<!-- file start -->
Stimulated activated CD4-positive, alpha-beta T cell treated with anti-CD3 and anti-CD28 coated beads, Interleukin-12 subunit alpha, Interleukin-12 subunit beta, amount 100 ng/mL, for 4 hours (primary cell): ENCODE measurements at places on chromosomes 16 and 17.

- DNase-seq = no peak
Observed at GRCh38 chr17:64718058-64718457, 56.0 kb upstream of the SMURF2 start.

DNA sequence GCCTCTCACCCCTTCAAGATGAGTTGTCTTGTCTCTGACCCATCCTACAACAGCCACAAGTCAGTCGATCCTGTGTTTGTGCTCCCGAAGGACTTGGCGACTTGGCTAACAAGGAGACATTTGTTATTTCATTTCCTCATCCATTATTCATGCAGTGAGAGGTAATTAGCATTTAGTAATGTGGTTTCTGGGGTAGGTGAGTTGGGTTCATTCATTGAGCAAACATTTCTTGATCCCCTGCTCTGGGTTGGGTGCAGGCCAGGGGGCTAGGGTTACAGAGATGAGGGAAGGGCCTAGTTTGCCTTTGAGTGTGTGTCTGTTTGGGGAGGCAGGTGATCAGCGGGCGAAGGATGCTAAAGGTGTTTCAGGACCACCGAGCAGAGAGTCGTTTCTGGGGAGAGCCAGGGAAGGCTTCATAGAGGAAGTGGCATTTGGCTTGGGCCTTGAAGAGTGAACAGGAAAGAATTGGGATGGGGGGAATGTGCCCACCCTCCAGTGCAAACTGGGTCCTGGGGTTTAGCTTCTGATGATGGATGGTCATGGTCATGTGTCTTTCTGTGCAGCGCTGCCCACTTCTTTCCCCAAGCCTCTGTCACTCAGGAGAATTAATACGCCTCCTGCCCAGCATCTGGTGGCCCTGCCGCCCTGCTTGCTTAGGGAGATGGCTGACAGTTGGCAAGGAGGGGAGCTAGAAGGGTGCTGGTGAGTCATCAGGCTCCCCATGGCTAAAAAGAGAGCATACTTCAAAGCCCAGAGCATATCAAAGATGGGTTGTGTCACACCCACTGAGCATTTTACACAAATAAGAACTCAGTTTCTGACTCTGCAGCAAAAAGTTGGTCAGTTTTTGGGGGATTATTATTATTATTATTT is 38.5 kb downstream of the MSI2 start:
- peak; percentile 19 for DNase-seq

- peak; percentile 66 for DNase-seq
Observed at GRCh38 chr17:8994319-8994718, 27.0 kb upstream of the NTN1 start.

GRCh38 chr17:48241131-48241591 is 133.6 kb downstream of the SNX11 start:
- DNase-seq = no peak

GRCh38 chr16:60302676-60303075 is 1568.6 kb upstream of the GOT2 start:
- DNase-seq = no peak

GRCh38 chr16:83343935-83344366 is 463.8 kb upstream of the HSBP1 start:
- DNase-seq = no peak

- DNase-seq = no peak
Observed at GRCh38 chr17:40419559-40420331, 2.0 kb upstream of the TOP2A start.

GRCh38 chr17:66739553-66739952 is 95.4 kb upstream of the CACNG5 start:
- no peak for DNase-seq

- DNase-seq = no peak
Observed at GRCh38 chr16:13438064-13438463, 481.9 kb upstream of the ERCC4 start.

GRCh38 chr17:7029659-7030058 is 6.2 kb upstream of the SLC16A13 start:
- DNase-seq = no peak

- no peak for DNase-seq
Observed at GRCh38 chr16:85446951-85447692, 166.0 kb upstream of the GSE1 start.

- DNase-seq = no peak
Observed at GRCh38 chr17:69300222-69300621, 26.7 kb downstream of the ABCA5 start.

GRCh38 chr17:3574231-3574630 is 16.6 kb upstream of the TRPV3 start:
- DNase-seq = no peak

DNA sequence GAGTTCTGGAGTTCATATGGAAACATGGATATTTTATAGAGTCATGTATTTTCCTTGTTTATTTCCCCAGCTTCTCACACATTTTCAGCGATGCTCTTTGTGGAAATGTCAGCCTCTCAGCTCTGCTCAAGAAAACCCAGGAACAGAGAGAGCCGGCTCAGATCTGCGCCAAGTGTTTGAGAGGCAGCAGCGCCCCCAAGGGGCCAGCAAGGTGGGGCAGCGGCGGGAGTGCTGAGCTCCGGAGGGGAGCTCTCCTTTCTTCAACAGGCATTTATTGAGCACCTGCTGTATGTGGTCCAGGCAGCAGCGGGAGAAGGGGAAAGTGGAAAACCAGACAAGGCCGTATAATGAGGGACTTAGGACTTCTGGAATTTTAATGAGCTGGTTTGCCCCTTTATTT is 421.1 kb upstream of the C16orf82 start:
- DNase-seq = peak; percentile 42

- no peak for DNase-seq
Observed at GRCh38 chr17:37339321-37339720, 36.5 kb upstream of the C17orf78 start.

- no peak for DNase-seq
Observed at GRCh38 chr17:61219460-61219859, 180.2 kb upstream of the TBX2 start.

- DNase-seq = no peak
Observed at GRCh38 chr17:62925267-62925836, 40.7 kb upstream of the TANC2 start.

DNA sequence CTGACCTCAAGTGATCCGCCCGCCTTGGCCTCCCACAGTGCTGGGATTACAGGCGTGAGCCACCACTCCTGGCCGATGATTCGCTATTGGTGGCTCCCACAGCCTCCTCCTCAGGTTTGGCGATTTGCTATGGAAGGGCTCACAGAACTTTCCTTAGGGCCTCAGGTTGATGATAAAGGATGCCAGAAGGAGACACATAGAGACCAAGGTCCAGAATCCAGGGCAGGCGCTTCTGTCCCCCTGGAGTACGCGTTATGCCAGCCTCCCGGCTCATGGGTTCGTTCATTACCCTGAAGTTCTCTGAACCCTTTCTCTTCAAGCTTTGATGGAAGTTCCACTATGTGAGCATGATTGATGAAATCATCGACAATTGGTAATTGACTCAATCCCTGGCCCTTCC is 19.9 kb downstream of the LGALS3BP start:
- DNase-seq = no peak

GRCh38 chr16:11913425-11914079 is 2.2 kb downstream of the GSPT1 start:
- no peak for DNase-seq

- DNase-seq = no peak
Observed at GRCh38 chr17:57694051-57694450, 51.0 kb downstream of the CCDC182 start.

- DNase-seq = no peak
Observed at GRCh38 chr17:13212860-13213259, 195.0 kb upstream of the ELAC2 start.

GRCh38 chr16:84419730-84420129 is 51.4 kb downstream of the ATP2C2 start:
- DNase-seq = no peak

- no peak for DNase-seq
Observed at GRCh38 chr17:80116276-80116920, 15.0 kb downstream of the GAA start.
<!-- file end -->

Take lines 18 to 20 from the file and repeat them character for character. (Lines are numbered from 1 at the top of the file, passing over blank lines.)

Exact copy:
- DNase-seq = no peak
Observed at GRCh38 chr16:13438064-13438463, 481.9 kb upstream of the ERCC4 start.

GRCh38 chr17:7029659-7030058 is 6.2 kb upstream of the SLC16A13 start: